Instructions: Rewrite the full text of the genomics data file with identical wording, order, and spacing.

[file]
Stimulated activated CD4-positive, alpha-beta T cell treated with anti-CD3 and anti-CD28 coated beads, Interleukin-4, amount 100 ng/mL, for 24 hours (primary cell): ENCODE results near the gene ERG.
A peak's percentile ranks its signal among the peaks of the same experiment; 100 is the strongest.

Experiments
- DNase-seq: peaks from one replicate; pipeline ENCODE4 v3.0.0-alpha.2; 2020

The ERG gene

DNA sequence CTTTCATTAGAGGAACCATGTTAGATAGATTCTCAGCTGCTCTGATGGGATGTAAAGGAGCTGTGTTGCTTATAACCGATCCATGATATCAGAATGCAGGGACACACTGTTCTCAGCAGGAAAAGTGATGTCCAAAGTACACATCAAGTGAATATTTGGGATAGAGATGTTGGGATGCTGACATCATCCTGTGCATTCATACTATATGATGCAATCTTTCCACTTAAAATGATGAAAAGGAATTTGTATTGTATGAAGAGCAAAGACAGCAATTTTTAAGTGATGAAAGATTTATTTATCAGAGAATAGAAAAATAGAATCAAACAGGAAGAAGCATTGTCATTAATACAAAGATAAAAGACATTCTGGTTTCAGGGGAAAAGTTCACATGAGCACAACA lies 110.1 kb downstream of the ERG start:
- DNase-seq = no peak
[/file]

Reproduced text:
Stimulated activated CD4-positive, alpha-beta T cell treated with anti-CD3 and anti-CD28 coated beads, Interleukin-4, amount 100 ng/mL, for 24 hours (primary cell): ENCODE results near the gene ERG.
A peak's percentile ranks its signal among the peaks of the same experiment; 100 is the strongest.

Experiments
- DNase-seq: peaks from one replicate; pipeline ENCODE4 v3.0.0-alpha.2; 2020

The ERG gene

DNA sequence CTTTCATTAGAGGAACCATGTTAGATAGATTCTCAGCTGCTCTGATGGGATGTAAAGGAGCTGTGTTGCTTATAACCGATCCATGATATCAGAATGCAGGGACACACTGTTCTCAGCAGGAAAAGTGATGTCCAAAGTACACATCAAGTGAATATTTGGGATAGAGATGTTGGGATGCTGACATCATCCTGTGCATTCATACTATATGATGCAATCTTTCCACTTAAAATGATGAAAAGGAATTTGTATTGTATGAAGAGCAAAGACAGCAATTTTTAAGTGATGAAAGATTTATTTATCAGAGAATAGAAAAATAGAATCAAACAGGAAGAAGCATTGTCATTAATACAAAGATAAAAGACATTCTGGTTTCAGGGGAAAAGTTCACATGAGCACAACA lies 110.1 kb downstream of the ERG start:
- DNase-seq = no peak